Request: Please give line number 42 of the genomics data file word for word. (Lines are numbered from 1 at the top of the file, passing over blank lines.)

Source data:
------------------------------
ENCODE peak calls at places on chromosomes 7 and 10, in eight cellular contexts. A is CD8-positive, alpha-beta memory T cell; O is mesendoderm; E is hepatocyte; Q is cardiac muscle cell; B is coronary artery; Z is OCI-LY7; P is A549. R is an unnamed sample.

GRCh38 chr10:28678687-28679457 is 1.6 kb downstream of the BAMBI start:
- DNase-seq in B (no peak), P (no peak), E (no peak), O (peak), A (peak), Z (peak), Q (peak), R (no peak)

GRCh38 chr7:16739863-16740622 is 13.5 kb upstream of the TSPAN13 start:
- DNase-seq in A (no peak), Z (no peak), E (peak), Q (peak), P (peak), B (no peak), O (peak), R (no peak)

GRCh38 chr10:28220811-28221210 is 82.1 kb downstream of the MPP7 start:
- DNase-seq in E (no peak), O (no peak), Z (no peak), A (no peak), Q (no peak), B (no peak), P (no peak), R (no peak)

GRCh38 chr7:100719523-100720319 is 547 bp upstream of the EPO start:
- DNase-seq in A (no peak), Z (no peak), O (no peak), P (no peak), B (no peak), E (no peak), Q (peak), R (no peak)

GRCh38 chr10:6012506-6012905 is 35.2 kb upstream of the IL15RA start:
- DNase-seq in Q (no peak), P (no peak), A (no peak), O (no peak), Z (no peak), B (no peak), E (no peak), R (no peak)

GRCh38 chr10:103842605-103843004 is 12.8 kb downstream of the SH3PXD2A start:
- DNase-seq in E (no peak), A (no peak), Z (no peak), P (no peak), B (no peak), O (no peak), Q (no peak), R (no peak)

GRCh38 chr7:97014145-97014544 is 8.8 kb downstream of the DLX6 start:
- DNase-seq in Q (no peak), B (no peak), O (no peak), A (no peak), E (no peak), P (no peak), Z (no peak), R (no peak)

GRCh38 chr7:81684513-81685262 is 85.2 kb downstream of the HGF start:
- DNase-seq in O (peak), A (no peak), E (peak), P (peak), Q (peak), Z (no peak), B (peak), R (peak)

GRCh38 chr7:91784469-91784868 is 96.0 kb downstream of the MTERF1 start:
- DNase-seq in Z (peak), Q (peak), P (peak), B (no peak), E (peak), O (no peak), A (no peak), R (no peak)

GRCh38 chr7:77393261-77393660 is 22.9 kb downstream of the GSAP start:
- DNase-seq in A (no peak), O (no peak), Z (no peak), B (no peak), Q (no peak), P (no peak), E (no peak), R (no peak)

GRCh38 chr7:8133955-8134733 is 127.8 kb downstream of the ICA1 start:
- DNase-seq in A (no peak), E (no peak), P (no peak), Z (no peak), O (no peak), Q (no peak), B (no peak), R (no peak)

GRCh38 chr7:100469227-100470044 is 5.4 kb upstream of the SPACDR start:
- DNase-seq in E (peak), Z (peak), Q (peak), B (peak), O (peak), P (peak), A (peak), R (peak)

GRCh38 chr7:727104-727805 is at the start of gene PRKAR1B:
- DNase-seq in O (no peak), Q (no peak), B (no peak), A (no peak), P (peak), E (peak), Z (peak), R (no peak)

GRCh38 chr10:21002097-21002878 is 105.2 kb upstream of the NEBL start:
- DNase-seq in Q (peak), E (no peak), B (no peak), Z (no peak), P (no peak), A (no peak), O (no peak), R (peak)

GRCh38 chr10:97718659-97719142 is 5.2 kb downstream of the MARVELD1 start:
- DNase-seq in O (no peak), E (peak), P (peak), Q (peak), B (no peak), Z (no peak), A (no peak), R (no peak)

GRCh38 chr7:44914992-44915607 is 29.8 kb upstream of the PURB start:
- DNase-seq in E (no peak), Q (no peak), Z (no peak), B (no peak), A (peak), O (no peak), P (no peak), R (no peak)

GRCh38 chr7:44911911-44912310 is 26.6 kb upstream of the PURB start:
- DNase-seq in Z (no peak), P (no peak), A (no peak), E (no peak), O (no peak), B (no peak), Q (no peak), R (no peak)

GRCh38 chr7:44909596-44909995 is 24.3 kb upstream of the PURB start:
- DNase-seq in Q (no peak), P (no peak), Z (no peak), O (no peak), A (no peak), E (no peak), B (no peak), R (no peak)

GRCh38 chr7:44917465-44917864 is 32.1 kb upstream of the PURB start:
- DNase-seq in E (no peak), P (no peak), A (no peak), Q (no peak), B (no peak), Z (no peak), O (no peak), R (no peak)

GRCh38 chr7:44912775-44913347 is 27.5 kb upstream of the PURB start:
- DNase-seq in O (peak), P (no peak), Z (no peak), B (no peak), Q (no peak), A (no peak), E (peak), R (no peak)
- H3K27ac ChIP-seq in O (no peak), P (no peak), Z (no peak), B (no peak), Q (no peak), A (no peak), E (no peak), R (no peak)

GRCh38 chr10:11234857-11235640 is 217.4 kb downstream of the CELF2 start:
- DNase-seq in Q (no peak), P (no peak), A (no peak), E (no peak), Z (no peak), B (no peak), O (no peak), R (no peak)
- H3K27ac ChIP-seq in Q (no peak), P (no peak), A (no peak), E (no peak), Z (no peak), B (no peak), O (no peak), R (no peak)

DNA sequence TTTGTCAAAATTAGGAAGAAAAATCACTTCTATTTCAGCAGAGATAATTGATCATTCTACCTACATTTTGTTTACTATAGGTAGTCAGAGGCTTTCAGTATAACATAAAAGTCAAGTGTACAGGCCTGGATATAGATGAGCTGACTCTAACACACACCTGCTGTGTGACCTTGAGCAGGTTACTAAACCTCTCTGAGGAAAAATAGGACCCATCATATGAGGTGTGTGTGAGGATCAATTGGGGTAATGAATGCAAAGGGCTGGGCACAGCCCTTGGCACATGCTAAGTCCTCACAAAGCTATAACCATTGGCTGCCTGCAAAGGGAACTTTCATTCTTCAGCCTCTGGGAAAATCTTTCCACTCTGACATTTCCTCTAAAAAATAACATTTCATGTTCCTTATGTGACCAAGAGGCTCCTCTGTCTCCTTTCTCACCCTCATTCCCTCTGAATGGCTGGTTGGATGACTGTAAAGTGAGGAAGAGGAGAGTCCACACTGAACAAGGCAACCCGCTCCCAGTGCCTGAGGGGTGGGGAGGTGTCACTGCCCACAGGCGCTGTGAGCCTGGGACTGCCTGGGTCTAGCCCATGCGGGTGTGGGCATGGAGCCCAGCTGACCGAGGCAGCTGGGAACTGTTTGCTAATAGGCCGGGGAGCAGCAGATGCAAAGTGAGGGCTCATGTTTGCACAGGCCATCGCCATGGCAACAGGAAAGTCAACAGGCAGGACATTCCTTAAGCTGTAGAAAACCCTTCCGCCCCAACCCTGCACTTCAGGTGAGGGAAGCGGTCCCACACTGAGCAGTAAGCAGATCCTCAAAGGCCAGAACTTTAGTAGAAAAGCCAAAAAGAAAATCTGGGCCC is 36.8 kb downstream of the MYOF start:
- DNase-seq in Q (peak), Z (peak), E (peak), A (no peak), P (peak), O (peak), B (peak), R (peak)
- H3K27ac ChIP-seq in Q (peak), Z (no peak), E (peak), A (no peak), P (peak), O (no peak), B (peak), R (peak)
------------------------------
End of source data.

- H3K27ac ChIP-seq in O (no peak), P (no peak), Z (no peak), B (no peak), Q (no peak), A (no peak), E (no peak), R (no peak)